A joint auto loan is when two people are equally responsible for the vehicle and the loan. If this vehicle is repossessed, it could mean a lot of headache for both of you.
Joint auto loans and vehicle repossession
A joint car loan is when two borrowers, called co-borrowers, share the responsibility for a car loan and the vehicle itself. Co-borrowers are also responsible for vehicle maintenance, insurance payment, and loan repayments. Both parties also have their names written on the vehicle title.
Often the co-borrowers are married couples or life partners. However, just because a couple is breaking up and they have a joint car loan, doesn’t mean a co-borrower is off the hook. If both names remain on the car loan agreement and the vehicle title, both are responsible for the loan whether they are married or not. If your co-borrower owns the car, but your name is still on the contract and it is repossessed, the lender may still ask you to pay off the loan.
If the vehicle is repossessed, both parties suffer consequences which may include:
- Damage to credit scores
- Liability for any deficit balance after auction
- Responsible for paying the accrued storage and retrieval costs
- May struggle to get a car loan for about 12 months
If you and your co-borrower have an arrangement where only one of you is responsible for the monthly payments, it has no effect on the loan. In a co-borrower situation, you are both responsible for everything related to the loan and the car as far as the lender is concerned.
In other words: the two co-borrowers must do everything to avoid default and repossession. Not only does this mean losing the vehicle, it can also mean that you can both be sued for the loan balance after repossession.
Damage and headaches after a car drop-off
A repossession can cause significant damage to your credit reports and lower your credit score. If your credit score has always been good, you may experience a greater drop in points than a borrower with average or poor credit.
The exact number of points you could lose after repoing varies a lot, but it can go up to 100 points (or more!). Additionally, most lenders cannot work with borrowers who have repossessed their credit reports for less than a year. After a year, however, sub-repo lenders may be able to help a borrower who has already taken a repo.
And don’t forget a possible deficit! Just because the lender took over the car doesn’t mean you no longer owe the loan balance. Most lenders prepare the repossessed vehicle for auction, and the proceeds are applied to your remaining balance. If there is any balance left after the auction, you are responsible for it – this is the deficit balance. All other charges such as storage charges and recovery company charges are usually included in this total as well.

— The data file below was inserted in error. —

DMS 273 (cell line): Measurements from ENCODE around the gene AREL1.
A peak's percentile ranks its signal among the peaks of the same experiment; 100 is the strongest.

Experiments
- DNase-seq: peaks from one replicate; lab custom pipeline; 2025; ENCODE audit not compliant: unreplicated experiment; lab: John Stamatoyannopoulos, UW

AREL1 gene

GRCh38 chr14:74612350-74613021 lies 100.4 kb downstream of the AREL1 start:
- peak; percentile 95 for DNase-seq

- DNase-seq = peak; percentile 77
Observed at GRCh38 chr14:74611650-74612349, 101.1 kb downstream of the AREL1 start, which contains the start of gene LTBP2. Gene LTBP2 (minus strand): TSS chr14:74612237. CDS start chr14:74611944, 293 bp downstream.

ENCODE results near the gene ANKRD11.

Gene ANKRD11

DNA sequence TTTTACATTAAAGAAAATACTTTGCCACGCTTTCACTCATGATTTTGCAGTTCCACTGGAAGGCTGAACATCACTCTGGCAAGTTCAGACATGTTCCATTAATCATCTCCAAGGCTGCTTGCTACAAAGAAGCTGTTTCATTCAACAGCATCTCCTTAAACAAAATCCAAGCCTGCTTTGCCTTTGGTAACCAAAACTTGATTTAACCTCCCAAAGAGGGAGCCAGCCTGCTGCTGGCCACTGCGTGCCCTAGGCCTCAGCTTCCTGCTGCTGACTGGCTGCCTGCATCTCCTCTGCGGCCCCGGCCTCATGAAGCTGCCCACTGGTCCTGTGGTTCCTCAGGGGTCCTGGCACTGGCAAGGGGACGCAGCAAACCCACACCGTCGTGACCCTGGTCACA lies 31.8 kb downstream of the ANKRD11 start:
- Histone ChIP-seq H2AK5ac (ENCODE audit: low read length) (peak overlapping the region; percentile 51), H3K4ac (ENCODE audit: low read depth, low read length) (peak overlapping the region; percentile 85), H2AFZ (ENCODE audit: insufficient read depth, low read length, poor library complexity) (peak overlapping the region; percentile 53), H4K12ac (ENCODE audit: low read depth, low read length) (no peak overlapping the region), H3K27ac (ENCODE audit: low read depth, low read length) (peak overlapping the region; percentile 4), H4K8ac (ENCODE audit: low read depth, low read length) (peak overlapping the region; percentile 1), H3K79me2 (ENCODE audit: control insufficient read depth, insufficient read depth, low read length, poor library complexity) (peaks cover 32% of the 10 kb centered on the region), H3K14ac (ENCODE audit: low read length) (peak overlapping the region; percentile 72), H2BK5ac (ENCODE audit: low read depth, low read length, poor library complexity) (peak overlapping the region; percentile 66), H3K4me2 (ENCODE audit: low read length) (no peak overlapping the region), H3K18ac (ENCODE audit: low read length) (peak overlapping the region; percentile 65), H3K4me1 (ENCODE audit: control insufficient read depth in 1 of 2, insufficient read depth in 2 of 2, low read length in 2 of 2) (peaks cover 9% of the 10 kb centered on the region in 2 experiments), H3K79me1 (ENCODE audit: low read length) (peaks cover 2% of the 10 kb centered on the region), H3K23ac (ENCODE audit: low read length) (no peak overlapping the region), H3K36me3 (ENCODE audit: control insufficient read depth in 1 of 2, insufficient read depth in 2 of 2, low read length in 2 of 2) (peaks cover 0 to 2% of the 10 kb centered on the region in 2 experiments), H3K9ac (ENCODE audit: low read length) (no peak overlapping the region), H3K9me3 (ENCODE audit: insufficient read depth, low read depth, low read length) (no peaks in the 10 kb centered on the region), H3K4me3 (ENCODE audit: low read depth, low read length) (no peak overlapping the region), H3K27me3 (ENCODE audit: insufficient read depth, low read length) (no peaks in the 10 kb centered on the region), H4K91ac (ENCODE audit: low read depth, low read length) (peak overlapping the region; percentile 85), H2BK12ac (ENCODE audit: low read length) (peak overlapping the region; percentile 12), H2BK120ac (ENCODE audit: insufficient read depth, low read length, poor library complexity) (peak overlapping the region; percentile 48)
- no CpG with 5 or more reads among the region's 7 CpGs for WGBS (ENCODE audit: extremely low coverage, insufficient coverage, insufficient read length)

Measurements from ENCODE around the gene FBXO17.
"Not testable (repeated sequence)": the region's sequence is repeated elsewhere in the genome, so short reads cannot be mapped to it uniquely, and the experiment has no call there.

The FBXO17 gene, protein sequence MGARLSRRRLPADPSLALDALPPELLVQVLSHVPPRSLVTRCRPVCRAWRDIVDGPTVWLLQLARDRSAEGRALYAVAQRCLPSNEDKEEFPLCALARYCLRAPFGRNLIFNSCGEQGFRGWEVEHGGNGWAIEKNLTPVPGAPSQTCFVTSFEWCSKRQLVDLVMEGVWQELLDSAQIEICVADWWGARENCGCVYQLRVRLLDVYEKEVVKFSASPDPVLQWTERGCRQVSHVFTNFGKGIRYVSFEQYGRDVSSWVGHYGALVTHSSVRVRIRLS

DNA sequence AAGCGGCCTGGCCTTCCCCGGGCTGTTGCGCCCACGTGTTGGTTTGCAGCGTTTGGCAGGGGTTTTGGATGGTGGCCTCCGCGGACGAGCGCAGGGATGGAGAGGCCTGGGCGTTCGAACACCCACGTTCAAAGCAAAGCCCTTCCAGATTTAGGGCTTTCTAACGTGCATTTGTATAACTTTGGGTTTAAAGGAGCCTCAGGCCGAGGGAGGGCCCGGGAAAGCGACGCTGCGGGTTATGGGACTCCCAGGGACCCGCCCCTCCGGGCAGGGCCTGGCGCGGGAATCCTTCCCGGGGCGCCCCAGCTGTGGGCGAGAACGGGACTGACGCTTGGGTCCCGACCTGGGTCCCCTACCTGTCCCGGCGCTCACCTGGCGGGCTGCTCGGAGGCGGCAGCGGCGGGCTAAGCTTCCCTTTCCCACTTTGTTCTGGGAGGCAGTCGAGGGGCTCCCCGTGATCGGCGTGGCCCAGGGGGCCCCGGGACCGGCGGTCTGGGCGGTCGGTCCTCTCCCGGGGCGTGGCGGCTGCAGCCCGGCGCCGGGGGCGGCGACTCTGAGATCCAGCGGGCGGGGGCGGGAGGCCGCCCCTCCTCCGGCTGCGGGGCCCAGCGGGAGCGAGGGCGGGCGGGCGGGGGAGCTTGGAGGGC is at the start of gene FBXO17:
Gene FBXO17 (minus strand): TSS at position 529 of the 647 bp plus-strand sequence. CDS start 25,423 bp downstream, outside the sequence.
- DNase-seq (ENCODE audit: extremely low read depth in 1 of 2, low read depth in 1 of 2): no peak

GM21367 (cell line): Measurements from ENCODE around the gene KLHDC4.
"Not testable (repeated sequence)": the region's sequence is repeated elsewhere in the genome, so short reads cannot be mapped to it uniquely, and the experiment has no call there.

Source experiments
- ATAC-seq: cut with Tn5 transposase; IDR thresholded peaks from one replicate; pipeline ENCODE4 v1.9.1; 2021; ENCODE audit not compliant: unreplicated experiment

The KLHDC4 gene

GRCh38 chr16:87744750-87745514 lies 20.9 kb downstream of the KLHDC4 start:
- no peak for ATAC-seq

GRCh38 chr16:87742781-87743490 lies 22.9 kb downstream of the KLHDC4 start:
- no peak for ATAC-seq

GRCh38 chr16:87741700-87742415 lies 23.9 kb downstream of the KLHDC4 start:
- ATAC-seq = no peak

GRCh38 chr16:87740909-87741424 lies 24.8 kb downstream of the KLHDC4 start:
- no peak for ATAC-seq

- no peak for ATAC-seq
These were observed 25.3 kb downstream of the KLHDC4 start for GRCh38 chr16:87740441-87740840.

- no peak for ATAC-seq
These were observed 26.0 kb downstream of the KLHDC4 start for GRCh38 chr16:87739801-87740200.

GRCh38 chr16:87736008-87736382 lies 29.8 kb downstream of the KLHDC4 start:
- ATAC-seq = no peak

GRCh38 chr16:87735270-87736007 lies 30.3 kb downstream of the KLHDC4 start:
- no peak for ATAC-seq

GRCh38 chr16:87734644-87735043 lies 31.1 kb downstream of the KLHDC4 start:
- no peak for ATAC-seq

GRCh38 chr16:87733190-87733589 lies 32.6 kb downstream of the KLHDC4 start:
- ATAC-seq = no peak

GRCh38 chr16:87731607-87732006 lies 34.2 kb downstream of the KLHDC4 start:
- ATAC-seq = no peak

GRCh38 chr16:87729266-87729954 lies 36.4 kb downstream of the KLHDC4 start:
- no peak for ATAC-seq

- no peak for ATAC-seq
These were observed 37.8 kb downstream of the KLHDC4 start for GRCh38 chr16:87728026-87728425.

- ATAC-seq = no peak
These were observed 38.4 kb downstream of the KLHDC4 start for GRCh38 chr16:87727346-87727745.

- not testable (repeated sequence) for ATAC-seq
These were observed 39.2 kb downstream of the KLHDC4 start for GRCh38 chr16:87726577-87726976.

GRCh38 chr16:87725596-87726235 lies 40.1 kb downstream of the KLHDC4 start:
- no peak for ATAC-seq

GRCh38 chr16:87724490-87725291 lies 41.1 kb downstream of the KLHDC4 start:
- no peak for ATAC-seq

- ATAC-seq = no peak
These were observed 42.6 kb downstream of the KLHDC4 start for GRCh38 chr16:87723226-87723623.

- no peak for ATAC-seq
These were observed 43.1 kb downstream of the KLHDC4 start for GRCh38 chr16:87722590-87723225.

For co-borrowers, you are both responsible for the deficit balance if there is one, and you both suffer repossession damage on your credit reports.
Withdraw a co-borrower from a joint auto loan
Since the co-borrower shares the rights to the vehicle under a joint car loan, the two must agree to any change in the loan agreement or a sale of the car. If either of you can no longer take on this responsibility, you may be better off trying to remove the co-borrower from the loan rather than losing the vehicle in the event of default.
One of the easiest ways to remove a co-borrower (or co-signer) is to refinance the auto loan. Refinancing consists of replacing the old contract with a new one. If you want to withdraw your co-borrower but keep the vehicle, this is a good avenue to explore. Keep in mind that you still need permission from your co-borrowers to do this, and you must qualify for refinancing.
If refinancing isn’t an option, selling the vehicle and paying off the loan may remove both of your names from the contract and from the title. Most joint auto loans require both borrowers to sign the title, so you will likely both be needed when selling.
Another option is to repay the loan naturally in monthly installments or in a single payment. However, unless you refinance or sell the car, both borrowers have rights to the vehicle because repayment of the loan does not remove the names of the co-borrowers from the title – it simply terminates the loan.
At the next loan!
Many borrowers hire a co-borrower to help them get a car loan. But not everyone has the resources for a common auto loan, and some borrowers prefer to go it alone. It’s not always easy to go it alone if your credit isn’t perfect, so we want to help.
Here has Auto Express Credit, we strive to connect borrowers with special finance dealers who are equipped to handle many difficult credit situations. We will search for a dealership in your area that has bad credit loan resources after you complete our Quick & Free Auto Loan Application Form.